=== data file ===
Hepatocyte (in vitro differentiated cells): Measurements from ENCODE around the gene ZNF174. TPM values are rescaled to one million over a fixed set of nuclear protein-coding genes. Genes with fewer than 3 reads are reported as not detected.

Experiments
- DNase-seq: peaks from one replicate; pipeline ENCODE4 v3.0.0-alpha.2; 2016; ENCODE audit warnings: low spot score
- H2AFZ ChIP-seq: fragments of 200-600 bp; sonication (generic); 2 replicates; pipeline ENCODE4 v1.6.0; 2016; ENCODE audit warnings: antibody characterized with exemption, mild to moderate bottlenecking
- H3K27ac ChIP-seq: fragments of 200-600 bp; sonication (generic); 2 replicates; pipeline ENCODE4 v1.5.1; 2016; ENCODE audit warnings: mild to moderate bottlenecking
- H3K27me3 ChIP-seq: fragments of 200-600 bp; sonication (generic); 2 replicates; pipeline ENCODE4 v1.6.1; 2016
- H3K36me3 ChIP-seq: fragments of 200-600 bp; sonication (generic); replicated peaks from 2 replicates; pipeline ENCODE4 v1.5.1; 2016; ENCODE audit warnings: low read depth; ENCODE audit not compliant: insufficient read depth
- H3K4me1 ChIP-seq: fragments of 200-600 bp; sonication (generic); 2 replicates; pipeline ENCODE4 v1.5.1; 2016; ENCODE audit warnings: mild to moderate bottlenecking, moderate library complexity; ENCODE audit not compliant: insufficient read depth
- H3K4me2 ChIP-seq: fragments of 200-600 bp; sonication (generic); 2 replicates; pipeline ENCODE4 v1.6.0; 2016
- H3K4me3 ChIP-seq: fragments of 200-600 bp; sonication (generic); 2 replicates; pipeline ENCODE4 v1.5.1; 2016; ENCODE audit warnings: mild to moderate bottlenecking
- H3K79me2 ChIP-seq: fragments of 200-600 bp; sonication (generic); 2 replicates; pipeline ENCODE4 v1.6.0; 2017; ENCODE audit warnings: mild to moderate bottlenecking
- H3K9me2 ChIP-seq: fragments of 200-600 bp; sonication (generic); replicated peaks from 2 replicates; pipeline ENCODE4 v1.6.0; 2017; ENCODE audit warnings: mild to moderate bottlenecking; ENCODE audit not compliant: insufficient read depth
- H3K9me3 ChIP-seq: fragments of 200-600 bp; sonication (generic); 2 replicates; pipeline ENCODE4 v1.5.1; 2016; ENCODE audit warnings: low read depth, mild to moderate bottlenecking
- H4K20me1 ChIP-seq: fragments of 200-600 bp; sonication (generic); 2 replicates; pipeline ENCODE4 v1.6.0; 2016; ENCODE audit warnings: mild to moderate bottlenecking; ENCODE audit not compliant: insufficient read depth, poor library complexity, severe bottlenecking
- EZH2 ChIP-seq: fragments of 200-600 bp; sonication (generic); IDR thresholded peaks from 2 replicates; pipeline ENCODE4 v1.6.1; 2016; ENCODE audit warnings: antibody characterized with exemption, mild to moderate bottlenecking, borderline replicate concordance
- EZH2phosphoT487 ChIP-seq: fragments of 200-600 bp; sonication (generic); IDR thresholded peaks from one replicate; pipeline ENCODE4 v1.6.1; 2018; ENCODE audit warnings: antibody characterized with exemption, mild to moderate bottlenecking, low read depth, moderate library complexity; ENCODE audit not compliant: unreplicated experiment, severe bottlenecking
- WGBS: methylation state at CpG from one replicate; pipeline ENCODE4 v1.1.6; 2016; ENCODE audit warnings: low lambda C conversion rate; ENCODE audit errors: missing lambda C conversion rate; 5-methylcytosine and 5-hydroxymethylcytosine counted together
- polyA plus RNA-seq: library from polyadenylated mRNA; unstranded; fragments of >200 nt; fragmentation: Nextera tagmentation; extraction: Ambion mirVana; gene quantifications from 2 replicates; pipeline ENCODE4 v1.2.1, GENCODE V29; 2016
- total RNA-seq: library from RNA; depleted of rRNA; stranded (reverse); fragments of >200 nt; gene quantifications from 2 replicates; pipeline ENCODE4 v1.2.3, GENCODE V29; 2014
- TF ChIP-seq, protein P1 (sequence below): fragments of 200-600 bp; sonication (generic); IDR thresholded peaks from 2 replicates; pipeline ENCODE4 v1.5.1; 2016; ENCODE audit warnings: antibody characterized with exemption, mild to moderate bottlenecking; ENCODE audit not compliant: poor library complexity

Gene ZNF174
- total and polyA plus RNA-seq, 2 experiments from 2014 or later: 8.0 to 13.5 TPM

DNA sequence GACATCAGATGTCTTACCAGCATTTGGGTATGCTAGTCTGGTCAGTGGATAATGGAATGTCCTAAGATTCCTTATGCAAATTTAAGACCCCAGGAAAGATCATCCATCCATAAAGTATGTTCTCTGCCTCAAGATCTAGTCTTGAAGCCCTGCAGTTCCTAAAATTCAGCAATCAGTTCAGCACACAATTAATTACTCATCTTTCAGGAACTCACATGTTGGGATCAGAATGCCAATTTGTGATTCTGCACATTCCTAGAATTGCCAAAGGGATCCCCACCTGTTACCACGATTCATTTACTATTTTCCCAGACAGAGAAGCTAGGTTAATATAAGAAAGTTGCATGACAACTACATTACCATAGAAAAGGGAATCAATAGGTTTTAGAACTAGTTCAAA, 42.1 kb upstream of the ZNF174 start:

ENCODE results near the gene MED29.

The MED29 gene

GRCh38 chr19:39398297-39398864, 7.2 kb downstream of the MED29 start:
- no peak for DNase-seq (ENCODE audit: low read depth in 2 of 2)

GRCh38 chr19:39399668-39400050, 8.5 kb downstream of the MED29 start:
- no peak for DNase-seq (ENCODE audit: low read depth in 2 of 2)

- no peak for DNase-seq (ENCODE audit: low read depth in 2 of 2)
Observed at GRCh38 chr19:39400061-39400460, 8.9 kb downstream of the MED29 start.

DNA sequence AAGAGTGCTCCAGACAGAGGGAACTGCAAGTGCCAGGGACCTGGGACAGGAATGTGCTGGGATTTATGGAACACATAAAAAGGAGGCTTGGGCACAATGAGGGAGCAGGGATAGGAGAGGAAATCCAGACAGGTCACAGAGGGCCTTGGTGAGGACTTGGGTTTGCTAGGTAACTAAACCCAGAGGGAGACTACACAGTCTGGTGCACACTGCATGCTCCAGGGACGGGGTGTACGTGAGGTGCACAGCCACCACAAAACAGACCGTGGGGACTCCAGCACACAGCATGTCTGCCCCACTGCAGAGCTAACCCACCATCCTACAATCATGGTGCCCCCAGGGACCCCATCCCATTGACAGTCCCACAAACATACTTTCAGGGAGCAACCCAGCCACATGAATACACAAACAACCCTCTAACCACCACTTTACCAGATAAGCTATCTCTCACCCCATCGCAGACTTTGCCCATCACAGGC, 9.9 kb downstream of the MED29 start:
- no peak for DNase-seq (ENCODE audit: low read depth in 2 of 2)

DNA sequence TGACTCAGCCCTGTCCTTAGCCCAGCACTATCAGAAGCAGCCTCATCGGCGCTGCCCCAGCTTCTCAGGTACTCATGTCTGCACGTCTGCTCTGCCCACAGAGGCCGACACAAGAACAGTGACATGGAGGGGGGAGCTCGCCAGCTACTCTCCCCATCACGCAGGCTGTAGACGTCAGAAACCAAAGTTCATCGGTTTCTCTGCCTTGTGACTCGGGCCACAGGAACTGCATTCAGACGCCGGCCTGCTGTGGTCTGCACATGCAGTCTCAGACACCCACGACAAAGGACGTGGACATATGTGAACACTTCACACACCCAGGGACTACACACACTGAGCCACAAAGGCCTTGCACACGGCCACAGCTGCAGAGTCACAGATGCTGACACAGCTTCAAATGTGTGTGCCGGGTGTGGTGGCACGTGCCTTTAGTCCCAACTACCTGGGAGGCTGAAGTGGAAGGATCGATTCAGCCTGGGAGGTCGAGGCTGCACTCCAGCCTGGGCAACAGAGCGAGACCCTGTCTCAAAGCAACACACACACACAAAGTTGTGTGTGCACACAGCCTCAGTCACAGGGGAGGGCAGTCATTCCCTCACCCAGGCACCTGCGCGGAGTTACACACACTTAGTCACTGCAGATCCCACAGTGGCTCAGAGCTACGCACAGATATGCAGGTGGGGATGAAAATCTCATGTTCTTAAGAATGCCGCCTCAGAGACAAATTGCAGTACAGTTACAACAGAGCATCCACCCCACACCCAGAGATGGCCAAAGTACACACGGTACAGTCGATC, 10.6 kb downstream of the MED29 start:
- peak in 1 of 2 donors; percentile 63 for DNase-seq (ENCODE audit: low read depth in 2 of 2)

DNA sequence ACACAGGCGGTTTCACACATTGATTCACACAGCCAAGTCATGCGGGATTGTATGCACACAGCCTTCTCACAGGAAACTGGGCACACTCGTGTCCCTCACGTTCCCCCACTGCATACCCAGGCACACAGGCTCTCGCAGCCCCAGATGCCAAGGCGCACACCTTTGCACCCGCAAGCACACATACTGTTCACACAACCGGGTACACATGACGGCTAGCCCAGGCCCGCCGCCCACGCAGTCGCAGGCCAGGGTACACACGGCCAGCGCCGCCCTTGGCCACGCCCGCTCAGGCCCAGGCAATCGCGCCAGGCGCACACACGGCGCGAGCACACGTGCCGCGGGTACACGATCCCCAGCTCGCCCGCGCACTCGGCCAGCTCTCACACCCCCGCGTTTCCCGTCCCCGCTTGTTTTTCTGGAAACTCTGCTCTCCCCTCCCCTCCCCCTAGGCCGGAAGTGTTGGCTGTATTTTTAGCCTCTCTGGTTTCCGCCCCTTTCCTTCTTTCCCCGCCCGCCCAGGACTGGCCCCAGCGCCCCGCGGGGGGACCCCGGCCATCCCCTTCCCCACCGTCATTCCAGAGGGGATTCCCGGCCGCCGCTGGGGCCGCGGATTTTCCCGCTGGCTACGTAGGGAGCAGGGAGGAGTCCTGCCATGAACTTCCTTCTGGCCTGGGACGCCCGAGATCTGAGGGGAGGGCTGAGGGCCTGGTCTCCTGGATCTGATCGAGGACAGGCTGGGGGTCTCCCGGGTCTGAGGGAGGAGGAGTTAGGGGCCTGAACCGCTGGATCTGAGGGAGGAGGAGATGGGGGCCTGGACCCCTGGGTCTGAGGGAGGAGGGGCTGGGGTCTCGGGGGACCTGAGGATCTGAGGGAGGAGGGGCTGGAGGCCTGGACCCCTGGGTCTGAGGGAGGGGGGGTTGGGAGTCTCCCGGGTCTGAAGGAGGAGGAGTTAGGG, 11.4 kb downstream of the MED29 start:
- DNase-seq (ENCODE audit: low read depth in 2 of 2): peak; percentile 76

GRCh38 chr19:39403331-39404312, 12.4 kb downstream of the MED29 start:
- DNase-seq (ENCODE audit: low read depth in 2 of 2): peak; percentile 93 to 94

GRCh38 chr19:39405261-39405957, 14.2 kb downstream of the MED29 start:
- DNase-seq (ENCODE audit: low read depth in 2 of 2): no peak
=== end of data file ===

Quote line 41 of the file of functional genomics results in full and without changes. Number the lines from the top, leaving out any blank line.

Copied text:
- DNase-seq (ENCODE audit: low read depth in 2 of 2): no peak